Class action lawsuits have led to reforms to force-placed insurance practices, said Adam Moskowitz, a partner at Miami law firm Kozyak Tropin & Throckmorton.
The Federal Housing Finance Agency banned banks and mortgage servicers from accepting commissions on force-placed insurance policies issued by affiliated companies. At least one mortgage servicer, Ocwen Financial, has found a way around the ban.
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Just when you thought the exotic issues regarding residential default had all been discovered, discussed and litigated, here comes the so-called zombie foreclosure.
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Acquisitions of large portfolios of single-family rental properties are continuing at a rapid pace, even as investors concentrate on renovating, and filling vacancies in, their existing inventories.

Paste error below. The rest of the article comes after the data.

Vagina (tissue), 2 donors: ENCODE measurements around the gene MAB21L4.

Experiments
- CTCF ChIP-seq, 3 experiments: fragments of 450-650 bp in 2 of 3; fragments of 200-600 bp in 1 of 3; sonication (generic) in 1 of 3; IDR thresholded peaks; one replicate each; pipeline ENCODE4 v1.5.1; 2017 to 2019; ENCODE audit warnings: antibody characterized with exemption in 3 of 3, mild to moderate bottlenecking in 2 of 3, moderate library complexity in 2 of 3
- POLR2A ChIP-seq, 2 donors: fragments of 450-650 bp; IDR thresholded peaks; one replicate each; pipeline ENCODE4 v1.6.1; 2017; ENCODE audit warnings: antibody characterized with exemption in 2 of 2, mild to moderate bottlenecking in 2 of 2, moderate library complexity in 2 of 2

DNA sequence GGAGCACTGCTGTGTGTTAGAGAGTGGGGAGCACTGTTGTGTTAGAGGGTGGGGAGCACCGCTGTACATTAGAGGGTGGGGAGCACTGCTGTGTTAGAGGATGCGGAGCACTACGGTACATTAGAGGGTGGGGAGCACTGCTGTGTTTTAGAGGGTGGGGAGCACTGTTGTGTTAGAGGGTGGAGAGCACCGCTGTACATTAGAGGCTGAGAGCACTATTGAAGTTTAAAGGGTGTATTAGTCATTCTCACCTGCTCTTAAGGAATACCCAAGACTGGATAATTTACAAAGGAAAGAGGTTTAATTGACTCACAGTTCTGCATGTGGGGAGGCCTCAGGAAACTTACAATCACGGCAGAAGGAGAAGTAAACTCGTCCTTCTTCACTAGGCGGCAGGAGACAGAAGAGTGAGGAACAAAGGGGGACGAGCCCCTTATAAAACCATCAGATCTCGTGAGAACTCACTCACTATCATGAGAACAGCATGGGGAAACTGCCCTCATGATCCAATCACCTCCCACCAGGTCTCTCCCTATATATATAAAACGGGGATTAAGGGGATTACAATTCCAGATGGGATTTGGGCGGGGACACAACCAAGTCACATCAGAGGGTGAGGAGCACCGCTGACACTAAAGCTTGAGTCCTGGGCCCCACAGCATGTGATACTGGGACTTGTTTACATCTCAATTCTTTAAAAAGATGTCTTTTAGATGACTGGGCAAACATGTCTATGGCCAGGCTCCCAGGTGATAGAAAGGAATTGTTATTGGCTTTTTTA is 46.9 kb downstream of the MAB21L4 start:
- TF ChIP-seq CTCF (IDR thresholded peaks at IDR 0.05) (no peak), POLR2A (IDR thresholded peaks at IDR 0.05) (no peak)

Fannie Mae and Freddie Mac suffered "significant financial harm" from "excessively-priced" force-placed insurance, an inspector general's report says, advising their regulator to assess whether to sue banks and insurers for damages.
Risks and headwinds abound, but if smaller investors opt to pool their properties into multi-borrower securitizations, this market could materially grow. Lingering economic factors suggest large players will remain involved.
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Ocwen hopes to do more with a novel transaction structure that transfers the prepayment risk of mortgage servicing rights. Other companies are exploring ways to finance a notoriously hard-to-finance asset.
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